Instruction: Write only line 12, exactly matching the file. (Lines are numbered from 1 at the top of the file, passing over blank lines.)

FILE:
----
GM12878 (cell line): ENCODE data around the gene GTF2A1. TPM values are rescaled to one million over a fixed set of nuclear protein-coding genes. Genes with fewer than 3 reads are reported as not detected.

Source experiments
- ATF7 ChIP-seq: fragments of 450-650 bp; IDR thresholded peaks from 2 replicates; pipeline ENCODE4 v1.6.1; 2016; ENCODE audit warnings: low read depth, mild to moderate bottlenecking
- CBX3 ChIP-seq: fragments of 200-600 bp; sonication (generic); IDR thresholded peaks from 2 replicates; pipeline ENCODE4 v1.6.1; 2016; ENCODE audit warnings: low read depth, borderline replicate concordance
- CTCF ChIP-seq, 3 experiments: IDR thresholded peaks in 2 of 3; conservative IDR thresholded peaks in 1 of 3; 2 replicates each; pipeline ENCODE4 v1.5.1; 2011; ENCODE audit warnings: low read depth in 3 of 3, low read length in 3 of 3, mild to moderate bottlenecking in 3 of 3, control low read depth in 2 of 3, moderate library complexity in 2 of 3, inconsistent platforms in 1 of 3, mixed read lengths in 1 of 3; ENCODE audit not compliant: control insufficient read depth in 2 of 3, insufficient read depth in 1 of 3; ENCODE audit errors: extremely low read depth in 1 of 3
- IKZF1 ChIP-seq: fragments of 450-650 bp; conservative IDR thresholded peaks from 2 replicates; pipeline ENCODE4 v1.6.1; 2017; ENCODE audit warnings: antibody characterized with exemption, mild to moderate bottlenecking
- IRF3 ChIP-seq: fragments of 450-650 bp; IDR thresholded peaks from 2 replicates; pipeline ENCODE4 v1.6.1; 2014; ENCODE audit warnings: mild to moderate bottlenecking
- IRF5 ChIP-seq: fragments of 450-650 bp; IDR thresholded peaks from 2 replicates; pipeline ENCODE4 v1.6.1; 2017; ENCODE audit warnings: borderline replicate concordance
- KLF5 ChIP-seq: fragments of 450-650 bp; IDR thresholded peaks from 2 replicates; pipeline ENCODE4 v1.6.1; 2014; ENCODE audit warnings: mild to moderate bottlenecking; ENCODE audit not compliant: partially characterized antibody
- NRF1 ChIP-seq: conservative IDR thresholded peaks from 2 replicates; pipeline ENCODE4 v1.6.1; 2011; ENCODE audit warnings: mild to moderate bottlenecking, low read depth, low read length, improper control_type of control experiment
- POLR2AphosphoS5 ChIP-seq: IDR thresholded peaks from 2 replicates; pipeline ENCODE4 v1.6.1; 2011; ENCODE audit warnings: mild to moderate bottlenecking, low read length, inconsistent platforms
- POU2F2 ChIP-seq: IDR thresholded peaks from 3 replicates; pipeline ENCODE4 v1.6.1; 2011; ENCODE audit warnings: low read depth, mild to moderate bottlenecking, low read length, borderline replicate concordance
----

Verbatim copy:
- POU2F2 ChIP-seq: IDR thresholded peaks from 3 replicates; pipeline ENCODE4 v1.6.1; 2011; ENCODE audit warnings: low read depth, mild to moderate bottlenecking, low read length, borderline replicate concordance